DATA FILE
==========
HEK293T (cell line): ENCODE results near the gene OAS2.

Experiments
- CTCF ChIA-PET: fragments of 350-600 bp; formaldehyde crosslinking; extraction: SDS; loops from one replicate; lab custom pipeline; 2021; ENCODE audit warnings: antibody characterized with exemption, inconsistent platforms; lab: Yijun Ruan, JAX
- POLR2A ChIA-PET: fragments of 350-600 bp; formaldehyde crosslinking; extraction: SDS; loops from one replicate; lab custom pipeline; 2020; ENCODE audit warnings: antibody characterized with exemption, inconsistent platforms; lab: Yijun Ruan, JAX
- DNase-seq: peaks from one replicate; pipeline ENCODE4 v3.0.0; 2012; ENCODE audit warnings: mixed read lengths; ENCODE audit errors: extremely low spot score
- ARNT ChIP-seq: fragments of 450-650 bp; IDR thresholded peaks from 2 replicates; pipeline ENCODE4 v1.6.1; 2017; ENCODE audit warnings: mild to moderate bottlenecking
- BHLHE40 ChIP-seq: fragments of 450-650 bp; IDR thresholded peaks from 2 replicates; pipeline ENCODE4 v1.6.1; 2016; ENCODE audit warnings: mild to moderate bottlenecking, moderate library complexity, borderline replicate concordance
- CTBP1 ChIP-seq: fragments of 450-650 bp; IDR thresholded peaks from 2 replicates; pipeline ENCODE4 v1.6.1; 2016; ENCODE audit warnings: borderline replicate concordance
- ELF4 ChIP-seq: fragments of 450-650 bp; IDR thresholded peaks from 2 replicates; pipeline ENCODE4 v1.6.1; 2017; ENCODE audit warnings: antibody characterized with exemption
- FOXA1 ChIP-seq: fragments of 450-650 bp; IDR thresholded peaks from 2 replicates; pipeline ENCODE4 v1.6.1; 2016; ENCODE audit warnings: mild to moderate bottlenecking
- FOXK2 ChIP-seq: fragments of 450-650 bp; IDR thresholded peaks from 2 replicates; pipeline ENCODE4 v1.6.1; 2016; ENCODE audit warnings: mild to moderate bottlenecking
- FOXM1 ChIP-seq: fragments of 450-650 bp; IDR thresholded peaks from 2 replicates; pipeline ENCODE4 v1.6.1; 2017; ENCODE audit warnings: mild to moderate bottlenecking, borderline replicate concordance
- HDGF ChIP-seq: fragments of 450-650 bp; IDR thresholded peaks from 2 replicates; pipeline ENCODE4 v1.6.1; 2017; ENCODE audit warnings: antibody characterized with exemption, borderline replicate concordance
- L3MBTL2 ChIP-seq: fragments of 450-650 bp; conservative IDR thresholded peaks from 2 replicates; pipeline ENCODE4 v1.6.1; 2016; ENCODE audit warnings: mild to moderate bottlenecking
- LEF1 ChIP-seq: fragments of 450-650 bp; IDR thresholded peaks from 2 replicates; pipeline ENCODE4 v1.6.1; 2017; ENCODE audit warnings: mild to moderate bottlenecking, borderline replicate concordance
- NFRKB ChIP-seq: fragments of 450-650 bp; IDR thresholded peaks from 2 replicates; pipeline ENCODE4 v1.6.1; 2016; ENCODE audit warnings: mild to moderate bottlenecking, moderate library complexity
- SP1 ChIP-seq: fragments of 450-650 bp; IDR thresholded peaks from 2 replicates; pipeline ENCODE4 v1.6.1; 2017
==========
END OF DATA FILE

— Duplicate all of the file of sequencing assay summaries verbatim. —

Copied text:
HEK293T (cell line): ENCODE results near the gene OAS2.

Experiments
- CTCF ChIA-PET: fragments of 350-600 bp; formaldehyde crosslinking; extraction: SDS; loops from one replicate; lab custom pipeline; 2021; ENCODE audit warnings: antibody characterized with exemption, inconsistent platforms; lab: Yijun Ruan, JAX
- POLR2A ChIA-PET: fragments of 350-600 bp; formaldehyde crosslinking; extraction: SDS; loops from one replicate; lab custom pipeline; 2020; ENCODE audit warnings: antibody characterized with exemption, inconsistent platforms; lab: Yijun Ruan, JAX
- DNase-seq: peaks from one replicate; pipeline ENCODE4 v3.0.0; 2012; ENCODE audit warnings: mixed read lengths; ENCODE audit errors: extremely low spot score
- ARNT ChIP-seq: fragments of 450-650 bp; IDR thresholded peaks from 2 replicates; pipeline ENCODE4 v1.6.1; 2017; ENCODE audit warnings: mild to moderate bottlenecking
- BHLHE40 ChIP-seq: fragments of 450-650 bp; IDR thresholded peaks from 2 replicates; pipeline ENCODE4 v1.6.1; 2016; ENCODE audit warnings: mild to moderate bottlenecking, moderate library complexity, borderline replicate concordance
- CTBP1 ChIP-seq: fragments of 450-650 bp; IDR thresholded peaks from 2 replicates; pipeline ENCODE4 v1.6.1; 2016; ENCODE audit warnings: borderline replicate concordance
- ELF4 ChIP-seq: fragments of 450-650 bp; IDR thresholded peaks from 2 replicates; pipeline ENCODE4 v1.6.1; 2017; ENCODE audit warnings: antibody characterized with exemption
- FOXA1 ChIP-seq: fragments of 450-650 bp; IDR thresholded peaks from 2 replicates; pipeline ENCODE4 v1.6.1; 2016; ENCODE audit warnings: mild to moderate bottlenecking
- FOXK2 ChIP-seq: fragments of 450-650 bp; IDR thresholded peaks from 2 replicates; pipeline ENCODE4 v1.6.1; 2016; ENCODE audit warnings: mild to moderate bottlenecking
- FOXM1 ChIP-seq: fragments of 450-650 bp; IDR thresholded peaks from 2 replicates; pipeline ENCODE4 v1.6.1; 2017; ENCODE audit warnings: mild to moderate bottlenecking, borderline replicate concordance
- HDGF ChIP-seq: fragments of 450-650 bp; IDR thresholded peaks from 2 replicates; pipeline ENCODE4 v1.6.1; 2017; ENCODE audit warnings: antibody characterized with exemption, borderline replicate concordance
- L3MBTL2 ChIP-seq: fragments of 450-650 bp; conservative IDR thresholded peaks from 2 replicates; pipeline ENCODE4 v1.6.1; 2016; ENCODE audit warnings: mild to moderate bottlenecking
- LEF1 ChIP-seq: fragments of 450-650 bp; IDR thresholded peaks from 2 replicates; pipeline ENCODE4 v1.6.1; 2017; ENCODE audit warnings: mild to moderate bottlenecking, borderline replicate concordance
- NFRKB ChIP-seq: fragments of 450-650 bp; IDR thresholded peaks from 2 replicates; pipeline ENCODE4 v1.6.1; 2016; ENCODE audit warnings: mild to moderate bottlenecking, moderate library complexity
- SP1 ChIP-seq: fragments of 450-650 bp; IDR thresholded peaks from 2 replicates; pipeline ENCODE4 v1.6.1; 2017